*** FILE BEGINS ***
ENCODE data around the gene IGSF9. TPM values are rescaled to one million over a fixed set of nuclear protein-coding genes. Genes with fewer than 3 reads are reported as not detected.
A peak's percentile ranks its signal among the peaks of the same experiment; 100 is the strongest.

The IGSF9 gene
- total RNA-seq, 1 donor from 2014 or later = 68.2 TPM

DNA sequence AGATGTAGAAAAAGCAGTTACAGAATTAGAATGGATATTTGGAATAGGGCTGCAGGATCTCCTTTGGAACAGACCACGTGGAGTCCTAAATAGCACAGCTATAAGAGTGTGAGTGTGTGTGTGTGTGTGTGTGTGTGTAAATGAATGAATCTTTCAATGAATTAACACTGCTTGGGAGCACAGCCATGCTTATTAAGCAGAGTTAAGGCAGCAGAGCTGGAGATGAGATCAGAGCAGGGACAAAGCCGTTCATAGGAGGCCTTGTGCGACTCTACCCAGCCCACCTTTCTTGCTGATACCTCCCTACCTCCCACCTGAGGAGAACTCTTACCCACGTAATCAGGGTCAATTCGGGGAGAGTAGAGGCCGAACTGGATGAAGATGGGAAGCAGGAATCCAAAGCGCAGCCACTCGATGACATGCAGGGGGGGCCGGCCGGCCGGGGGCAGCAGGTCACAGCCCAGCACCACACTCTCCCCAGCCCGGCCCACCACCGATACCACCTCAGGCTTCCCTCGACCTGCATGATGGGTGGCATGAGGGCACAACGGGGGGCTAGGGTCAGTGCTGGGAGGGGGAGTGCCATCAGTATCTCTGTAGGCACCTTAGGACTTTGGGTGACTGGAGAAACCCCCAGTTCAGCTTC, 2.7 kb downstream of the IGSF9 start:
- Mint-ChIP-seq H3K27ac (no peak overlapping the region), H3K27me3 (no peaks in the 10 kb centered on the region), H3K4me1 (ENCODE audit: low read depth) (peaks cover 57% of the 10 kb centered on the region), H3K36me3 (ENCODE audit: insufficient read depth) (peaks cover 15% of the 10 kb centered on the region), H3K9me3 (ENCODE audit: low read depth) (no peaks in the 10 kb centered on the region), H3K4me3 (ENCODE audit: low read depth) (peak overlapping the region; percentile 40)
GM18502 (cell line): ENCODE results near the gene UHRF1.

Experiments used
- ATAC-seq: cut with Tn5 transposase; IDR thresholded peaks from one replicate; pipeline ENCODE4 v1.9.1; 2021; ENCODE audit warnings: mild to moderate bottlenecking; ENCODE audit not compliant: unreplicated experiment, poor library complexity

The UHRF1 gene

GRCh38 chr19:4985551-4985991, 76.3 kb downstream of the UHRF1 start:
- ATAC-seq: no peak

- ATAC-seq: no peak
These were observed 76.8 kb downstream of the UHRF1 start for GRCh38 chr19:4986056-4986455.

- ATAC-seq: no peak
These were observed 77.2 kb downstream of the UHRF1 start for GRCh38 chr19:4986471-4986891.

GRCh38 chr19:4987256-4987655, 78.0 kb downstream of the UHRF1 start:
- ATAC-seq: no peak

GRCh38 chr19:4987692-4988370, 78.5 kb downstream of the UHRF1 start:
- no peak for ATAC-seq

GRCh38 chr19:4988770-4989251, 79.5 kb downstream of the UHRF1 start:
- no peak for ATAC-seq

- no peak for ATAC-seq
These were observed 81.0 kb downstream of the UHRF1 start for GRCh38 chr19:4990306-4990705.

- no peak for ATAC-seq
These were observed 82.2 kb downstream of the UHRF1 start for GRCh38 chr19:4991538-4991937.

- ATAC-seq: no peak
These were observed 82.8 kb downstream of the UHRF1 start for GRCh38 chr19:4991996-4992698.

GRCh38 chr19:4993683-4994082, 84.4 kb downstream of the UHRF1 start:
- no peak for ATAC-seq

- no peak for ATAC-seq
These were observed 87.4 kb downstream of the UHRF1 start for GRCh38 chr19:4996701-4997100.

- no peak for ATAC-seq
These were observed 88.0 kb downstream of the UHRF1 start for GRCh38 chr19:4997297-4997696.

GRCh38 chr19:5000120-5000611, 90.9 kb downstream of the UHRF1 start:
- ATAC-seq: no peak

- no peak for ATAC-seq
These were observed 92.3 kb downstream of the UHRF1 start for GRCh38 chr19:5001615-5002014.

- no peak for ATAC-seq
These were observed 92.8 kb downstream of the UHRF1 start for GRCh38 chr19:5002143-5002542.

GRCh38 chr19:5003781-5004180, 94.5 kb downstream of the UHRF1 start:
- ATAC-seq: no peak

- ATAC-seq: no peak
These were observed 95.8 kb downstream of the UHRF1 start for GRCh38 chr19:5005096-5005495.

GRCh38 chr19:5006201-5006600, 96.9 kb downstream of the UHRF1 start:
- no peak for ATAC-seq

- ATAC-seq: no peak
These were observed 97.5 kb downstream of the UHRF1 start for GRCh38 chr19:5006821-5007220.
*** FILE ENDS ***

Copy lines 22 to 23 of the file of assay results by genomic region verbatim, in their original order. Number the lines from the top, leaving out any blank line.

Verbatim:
- no peak for ATAC-seq

- no peak for ATAC-seq